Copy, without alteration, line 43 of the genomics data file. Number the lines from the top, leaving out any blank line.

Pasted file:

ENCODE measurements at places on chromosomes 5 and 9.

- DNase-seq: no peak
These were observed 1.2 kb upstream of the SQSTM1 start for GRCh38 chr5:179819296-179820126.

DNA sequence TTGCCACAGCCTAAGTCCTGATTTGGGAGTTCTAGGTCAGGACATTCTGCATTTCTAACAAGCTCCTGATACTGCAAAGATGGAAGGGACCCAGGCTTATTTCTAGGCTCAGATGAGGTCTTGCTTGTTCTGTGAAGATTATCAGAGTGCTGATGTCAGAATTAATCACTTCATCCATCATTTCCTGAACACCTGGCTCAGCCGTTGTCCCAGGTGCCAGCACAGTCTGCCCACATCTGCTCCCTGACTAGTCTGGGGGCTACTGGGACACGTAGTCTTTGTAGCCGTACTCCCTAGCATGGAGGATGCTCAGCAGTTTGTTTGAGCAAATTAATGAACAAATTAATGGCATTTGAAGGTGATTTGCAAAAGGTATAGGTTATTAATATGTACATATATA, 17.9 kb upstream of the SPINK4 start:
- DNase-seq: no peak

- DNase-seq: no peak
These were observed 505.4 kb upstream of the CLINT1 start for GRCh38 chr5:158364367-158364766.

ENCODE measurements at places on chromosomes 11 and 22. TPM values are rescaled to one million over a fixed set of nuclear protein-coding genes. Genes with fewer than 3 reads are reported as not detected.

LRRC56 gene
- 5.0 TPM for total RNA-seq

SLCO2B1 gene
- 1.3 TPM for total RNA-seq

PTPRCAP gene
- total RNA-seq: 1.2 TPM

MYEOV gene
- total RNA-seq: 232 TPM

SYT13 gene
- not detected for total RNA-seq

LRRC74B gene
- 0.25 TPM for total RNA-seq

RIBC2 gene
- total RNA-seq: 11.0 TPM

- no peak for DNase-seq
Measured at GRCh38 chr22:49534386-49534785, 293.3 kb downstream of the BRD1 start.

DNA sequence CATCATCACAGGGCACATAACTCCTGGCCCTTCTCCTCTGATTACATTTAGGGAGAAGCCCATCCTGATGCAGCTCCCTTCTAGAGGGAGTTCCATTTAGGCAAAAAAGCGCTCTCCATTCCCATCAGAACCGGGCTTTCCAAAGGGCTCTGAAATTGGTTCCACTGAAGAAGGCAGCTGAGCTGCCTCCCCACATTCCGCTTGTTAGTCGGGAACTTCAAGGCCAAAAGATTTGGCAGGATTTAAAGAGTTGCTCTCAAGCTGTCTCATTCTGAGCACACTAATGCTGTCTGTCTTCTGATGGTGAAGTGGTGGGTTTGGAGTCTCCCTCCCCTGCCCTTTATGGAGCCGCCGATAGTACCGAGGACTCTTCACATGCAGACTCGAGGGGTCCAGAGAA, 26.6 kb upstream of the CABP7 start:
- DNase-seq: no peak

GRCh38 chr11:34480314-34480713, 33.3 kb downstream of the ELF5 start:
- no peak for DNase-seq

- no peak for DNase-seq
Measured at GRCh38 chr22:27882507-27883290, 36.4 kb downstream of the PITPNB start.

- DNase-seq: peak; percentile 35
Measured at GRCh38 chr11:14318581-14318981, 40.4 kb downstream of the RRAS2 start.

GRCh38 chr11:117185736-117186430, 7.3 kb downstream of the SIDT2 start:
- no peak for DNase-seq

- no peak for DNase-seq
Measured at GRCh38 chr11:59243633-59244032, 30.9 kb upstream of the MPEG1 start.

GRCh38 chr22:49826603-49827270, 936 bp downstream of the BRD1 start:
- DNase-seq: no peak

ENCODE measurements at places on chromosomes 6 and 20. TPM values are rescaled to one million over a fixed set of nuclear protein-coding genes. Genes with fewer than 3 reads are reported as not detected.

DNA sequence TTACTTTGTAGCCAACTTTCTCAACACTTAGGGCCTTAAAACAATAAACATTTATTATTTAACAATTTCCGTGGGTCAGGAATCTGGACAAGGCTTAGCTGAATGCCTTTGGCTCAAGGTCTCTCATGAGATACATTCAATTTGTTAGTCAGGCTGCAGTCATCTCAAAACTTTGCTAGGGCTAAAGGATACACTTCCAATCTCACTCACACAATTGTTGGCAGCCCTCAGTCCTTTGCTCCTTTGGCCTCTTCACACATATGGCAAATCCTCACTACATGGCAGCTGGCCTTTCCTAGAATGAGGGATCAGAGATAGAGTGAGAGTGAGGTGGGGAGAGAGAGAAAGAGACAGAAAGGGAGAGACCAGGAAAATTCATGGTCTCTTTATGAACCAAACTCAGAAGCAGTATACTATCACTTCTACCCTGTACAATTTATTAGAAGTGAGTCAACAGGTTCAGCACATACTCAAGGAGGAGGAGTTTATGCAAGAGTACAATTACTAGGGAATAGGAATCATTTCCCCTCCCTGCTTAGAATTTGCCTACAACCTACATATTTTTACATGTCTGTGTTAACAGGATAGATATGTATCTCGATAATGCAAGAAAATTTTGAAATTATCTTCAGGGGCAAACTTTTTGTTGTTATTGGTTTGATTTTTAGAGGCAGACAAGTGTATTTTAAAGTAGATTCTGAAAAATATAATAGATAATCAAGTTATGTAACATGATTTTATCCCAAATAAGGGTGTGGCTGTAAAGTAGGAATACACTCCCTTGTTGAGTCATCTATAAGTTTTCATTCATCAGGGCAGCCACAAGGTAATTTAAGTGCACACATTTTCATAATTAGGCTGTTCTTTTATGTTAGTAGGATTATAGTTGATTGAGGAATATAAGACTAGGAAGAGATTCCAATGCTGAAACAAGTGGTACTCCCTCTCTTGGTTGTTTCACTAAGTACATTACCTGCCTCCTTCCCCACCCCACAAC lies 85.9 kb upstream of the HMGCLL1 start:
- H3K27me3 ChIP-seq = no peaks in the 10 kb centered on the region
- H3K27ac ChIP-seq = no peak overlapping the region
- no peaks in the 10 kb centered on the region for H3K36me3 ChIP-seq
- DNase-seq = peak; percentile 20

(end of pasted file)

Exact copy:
- no peaks in the 10 kb centered on the region for H3K36me3 ChIP-seq